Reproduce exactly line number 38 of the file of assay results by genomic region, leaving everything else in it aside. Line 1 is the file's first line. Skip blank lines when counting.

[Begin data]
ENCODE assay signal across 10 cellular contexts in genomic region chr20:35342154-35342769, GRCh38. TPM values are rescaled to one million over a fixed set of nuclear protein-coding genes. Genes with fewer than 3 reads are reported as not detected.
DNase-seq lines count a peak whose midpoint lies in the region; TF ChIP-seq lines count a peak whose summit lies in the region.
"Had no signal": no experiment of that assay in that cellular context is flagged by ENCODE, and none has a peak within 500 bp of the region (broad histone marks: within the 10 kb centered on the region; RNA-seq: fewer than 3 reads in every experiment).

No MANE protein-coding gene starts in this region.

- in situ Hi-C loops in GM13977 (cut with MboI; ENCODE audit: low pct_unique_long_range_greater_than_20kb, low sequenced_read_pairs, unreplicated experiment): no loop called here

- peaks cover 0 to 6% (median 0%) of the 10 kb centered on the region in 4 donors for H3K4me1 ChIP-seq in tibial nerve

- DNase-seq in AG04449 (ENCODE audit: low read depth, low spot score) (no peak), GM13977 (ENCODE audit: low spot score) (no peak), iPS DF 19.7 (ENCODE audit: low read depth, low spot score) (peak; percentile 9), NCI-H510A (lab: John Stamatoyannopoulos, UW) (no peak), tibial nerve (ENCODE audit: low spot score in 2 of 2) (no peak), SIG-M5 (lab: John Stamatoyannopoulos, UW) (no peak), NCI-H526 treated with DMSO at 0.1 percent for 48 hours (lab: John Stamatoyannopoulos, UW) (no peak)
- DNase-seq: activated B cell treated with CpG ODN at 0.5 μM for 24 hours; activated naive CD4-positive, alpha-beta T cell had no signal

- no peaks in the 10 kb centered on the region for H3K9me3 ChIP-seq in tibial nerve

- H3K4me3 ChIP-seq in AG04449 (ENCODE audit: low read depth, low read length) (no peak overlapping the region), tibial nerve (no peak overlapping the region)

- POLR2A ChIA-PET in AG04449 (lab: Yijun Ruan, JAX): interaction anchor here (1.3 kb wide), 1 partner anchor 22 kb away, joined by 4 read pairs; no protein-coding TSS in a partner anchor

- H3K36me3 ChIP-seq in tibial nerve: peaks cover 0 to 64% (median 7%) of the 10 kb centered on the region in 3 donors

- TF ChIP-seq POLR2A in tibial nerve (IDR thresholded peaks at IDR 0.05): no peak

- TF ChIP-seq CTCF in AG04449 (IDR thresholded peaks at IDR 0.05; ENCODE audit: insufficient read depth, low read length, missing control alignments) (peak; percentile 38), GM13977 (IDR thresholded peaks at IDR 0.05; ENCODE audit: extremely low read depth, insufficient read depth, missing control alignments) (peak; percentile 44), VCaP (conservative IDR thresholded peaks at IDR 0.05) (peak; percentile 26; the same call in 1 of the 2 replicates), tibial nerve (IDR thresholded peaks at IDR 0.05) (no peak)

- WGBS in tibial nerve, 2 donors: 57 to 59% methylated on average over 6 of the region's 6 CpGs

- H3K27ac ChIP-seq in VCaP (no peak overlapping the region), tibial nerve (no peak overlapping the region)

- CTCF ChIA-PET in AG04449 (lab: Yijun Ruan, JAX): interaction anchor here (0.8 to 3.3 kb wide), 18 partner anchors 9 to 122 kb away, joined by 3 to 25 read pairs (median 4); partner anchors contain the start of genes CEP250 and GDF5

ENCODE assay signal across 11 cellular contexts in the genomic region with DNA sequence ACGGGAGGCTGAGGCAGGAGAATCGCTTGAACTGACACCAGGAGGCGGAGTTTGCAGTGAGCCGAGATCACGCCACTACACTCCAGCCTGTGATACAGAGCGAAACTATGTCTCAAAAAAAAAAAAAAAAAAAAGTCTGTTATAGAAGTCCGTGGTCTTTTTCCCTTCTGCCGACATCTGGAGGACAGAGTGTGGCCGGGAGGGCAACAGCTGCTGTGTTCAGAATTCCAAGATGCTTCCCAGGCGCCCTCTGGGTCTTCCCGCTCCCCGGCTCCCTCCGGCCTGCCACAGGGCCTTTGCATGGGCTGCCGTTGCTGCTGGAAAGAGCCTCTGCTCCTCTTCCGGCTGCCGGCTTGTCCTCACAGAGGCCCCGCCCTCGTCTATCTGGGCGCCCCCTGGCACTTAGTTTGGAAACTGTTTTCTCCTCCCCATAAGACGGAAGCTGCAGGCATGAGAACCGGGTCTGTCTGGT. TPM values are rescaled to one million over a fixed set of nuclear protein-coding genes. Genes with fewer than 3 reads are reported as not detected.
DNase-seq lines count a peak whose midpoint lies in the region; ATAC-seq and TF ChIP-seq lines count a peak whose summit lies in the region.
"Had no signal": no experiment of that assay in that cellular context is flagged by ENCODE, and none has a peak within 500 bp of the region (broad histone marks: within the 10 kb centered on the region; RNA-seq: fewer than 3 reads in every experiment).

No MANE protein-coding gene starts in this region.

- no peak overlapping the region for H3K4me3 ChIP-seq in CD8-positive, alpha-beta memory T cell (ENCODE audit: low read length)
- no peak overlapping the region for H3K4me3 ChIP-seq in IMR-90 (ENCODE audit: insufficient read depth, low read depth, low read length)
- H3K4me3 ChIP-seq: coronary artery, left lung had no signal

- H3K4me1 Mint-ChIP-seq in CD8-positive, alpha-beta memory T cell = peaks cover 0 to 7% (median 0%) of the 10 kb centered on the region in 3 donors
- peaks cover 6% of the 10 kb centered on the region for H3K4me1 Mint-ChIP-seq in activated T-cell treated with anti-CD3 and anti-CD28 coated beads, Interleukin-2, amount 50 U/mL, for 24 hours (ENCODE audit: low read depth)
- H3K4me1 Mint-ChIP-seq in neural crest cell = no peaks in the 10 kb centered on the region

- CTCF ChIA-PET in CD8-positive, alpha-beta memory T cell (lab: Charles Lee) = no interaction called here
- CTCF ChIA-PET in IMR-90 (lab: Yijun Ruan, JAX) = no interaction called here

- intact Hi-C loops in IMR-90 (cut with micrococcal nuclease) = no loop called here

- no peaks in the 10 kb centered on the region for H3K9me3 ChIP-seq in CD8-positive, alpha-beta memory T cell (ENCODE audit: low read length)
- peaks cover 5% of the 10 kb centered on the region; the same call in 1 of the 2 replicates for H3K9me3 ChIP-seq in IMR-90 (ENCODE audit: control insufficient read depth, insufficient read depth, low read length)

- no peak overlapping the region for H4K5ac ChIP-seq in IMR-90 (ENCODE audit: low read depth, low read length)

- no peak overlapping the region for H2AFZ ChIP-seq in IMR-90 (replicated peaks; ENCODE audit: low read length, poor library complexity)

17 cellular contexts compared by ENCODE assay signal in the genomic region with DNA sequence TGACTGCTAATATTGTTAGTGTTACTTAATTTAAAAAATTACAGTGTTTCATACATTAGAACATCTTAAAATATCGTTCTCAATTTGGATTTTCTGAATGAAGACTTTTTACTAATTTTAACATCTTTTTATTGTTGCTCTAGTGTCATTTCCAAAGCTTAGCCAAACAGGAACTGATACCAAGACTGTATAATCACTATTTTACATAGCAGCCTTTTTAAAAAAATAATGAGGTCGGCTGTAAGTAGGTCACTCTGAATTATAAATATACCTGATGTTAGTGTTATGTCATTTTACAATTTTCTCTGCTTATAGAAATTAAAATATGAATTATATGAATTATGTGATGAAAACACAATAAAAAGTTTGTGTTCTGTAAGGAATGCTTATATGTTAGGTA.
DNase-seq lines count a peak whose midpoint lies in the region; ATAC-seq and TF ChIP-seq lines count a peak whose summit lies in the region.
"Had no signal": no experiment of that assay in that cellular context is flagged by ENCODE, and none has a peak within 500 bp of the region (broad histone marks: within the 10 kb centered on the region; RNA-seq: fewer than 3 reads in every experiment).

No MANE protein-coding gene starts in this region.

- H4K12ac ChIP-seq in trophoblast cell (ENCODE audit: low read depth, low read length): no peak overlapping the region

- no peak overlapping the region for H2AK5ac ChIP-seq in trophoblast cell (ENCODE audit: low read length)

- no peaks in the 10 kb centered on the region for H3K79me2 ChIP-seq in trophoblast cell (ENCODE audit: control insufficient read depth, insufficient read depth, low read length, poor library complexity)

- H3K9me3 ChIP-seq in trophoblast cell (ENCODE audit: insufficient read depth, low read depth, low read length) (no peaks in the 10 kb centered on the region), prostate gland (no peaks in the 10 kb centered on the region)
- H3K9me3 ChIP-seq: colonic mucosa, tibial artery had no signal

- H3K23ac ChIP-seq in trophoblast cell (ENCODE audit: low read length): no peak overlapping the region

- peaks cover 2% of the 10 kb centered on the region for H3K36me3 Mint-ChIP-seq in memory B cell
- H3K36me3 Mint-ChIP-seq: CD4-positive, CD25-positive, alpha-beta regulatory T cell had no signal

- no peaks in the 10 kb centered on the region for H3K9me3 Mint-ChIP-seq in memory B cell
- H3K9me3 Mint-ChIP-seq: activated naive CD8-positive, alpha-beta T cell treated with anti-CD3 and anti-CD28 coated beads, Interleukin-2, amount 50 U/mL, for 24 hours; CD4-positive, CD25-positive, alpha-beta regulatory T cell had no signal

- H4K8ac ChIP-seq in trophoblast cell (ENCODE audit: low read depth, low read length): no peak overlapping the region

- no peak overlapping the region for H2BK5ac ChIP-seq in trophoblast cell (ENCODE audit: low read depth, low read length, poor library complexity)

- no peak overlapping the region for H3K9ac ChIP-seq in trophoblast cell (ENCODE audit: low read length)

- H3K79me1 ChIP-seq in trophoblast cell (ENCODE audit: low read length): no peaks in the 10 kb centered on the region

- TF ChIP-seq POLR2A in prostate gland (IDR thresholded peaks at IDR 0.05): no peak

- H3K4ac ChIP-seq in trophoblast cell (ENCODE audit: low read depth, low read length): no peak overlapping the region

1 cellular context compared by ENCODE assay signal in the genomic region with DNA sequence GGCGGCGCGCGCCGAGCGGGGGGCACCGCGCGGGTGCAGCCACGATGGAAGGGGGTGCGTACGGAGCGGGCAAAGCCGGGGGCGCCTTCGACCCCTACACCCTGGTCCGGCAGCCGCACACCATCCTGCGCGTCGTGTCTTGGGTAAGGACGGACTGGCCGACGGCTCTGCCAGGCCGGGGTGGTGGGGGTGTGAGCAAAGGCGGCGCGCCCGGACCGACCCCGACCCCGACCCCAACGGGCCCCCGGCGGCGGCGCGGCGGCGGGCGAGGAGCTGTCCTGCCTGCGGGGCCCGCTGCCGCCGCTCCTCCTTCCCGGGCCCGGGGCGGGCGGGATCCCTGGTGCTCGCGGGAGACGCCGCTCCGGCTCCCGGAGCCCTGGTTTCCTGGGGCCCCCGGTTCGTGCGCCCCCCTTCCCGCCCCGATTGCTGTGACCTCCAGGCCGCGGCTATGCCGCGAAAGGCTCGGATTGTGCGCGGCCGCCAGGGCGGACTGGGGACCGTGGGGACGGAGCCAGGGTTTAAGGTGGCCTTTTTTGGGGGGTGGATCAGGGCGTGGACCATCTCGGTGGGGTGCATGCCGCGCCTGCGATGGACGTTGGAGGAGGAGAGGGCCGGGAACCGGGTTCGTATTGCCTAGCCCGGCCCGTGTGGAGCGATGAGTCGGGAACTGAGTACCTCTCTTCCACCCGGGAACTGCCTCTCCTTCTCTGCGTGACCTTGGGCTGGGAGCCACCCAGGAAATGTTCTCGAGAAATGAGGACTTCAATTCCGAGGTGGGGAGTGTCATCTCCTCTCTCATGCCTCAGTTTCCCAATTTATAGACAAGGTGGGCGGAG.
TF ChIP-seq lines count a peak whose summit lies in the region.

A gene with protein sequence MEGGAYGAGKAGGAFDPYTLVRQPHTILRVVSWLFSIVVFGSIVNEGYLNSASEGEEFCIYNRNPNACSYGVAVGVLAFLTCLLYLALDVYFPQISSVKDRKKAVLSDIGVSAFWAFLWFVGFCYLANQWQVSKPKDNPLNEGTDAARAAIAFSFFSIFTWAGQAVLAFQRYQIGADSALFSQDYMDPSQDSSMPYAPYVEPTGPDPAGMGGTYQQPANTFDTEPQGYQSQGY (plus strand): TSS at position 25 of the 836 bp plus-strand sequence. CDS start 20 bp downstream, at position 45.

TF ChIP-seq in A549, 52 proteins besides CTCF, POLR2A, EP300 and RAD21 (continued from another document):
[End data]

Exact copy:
No MANE protein-coding gene starts in this region.